This is my birthday week.
I don't remember the day I was born. My Mom survived nine months of me growing inside her. She nurtured me and provided sustenance. I gave her morning sickness and all sorts of bodily discomforts.
She eagerly anticipated my arrival. I'm guessing she didn't think much about band-aids and skinned knees. She didn't think of who I would grow into or my achievements. She probably just wanted her body back.
And then that day came.
My Mom studied Library Science so she kept records of everything. Here's what she wrote in her journal on my Birth Day:
Arose at 7 AM. Birth imminent.
Regular routine until 11 AM
To hospital at 12:00
Dr gave okay at 2:30 PM
Broke water and delivered 2:47 PM
Terrible birth pains
Stayed in bed for 24 hours
Felt good; not tired
7 lb 3 oz; 20 inches long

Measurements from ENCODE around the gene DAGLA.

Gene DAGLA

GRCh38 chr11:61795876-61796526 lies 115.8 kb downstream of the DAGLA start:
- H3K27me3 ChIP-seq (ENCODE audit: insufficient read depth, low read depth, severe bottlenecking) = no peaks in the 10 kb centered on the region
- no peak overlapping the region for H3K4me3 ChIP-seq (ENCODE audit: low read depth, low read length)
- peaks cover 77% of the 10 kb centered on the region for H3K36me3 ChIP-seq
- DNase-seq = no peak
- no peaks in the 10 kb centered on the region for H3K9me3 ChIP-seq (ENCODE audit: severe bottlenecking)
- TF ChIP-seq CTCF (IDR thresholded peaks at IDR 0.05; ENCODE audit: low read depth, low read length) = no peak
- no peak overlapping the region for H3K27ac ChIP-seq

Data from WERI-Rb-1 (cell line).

Came home Monday with wagon for children
Slow recovery at first
Lift head immediately
I suppose that Radio Flyer red wagon was a peace offering for my older brothers and sister for my intrusion into their routine.
Love the final note, "Lift head immediately." There's probably a bunch of neurological reasons for that, but I'll go with my interpretation: I needed to get the best view of what's going on! Curious about life from the start! Literally, a Head Start!
Well, I don't remember the day of my birth, but she did.
In my mid-twenties, I started a new birthday tradition.
I sent my Mom a Thank You card.
My birthday became my 1:1 personalized Mother's Day.
Mom passed away a couple decades ago. Too young and before I could ask her so many questions about my birth and first year. Questions like:
I miss you, Mom, especially on this very special day when people celebrate me.
It's lovely to receive so many well wishes on my birthday. I accept them and place them into my heart. Then, I bundle them up.
And send my Mom one Big Thank You.
Hey Mom! Thank you for my life.
On this day, I celebrate You.